Celebrating youth entrepreneurs, a Biz Kids barbeque and trade fair was held at the Credit Union parking lot in Vermilion on August 24.
Community Futures Lloydminster and Region, in partnership with the Regional Business Accelerator and Wainwright Economic Development, hosted the event.
According to Community Futures Lloydminster and Region’s General Manager, Phyllis Maki, the Biz Kids program has now come full circle having one of their Biz Kids return as a mentor. The program began in Bonnyville and Cold Lake in 2001, and has now expanded to include Medley, Lloydminster, Vermilion, and Wainwright participants.
Maki has been with the program since its inception in 2001, and said, “This is an absolutely phenomenal program; it’s incredible what the children have done.”
She also mentioned that many of the youth have chosen to donate part or occasionally all of their proceeds within the community.
“When you see that, it gives you faith that we can keep our small communities going,” said Maki.
Twenty-four youth from Lloydminster, Vermilion, and Wainwright participated this year - creating 19 businesses, and 22 of these youth showcased their business ventures varying from entertainment and accessories to baking and refreshments, bath and body products, fresh produce, and gun cleaning services. Proceeds from the barbeque went to support next year’s Biz Kids program.
“They taught me about finance and marketing which is good to know,” said 17-year-old Jorah Morritt who plans to open a bakery in Vermilion in the future.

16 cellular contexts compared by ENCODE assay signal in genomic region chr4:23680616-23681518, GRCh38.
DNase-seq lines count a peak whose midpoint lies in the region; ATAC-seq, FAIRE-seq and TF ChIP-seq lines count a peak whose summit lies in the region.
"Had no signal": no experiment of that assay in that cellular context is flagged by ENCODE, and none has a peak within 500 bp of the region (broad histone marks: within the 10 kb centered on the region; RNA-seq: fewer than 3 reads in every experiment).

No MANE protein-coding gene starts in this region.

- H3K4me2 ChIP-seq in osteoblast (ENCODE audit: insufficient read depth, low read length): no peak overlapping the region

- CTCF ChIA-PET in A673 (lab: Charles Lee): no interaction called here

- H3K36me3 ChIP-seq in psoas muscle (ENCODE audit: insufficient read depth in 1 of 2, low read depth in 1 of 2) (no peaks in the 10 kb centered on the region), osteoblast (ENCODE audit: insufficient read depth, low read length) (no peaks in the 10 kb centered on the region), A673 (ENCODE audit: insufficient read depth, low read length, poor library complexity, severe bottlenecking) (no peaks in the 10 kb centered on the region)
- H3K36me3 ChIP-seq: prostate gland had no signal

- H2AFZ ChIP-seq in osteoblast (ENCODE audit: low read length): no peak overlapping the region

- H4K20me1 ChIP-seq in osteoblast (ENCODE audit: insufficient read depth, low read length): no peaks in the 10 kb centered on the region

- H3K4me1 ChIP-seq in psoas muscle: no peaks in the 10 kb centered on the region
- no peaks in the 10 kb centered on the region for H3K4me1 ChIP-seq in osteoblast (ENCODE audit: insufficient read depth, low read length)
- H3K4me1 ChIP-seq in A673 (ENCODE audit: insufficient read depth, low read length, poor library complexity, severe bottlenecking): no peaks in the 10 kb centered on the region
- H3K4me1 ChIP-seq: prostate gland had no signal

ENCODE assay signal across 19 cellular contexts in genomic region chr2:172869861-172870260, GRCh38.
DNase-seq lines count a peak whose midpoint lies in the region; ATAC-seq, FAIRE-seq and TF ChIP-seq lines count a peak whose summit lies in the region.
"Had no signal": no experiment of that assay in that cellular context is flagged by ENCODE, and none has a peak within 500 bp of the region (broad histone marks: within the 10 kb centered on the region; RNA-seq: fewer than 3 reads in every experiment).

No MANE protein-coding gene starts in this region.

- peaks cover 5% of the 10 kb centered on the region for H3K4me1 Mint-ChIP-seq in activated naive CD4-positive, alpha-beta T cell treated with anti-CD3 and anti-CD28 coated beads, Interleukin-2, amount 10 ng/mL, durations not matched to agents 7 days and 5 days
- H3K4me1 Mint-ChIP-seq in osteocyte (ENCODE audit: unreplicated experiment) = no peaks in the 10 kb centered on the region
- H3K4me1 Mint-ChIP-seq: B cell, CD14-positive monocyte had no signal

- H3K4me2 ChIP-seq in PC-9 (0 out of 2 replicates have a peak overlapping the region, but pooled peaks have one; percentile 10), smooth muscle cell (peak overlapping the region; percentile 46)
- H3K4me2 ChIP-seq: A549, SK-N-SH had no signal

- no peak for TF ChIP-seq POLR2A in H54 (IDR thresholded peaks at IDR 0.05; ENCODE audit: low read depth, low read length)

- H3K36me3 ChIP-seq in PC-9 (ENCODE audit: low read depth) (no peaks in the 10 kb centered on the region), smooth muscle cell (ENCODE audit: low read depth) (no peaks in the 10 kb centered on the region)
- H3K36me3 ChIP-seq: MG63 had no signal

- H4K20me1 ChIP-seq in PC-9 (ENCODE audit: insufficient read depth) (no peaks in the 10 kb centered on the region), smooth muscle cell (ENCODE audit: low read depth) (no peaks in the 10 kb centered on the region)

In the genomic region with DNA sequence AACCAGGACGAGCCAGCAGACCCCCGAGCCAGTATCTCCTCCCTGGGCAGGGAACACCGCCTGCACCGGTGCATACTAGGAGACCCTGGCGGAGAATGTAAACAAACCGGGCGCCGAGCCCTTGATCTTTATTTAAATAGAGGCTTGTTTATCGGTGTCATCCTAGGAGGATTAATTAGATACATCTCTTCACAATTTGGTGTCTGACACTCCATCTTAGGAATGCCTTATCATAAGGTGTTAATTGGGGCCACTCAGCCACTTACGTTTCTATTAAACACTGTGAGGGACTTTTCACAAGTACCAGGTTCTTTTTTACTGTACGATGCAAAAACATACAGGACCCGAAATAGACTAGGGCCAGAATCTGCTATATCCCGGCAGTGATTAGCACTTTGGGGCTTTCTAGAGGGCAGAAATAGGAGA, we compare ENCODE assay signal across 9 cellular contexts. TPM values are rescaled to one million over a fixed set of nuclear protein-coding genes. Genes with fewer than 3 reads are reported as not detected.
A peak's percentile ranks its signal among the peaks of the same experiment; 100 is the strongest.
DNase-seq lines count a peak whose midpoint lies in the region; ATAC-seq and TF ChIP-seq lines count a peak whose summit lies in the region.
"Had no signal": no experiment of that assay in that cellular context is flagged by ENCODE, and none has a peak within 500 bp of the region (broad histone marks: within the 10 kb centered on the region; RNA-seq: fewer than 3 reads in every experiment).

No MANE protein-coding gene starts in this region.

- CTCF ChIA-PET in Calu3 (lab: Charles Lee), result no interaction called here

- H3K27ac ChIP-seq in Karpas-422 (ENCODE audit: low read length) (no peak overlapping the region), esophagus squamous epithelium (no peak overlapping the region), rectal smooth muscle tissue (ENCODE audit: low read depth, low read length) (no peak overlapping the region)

Maki went on to say that the program has been amazing; giving the children valuable knowledge and experience. She stated that Nathan James who started his business ‘Icycle Bicycle’ last year, is still going strong and came to the wrap up this year to show his support for the program.
“Nathan proved that philanthropy is alive and well even in the youngest members of our communities, when he presented the organizers with a donation from his profits to ensure the continued success of the Biz Kids program,” said Maki.
“The bike and freezers cost $4,000 and we have paid back $3,000 so far. This year has been pretty good; we’ve expanded a lot and we are more experienced so we can do a lot more,” said 12-year-old Nathan James who added that they started with eight ice cream flavours and now have 15.
Nathan is often accompanied by his sister Laura and they are saving up for cars and university and plan to later sell the business to their younger brother, Kessler.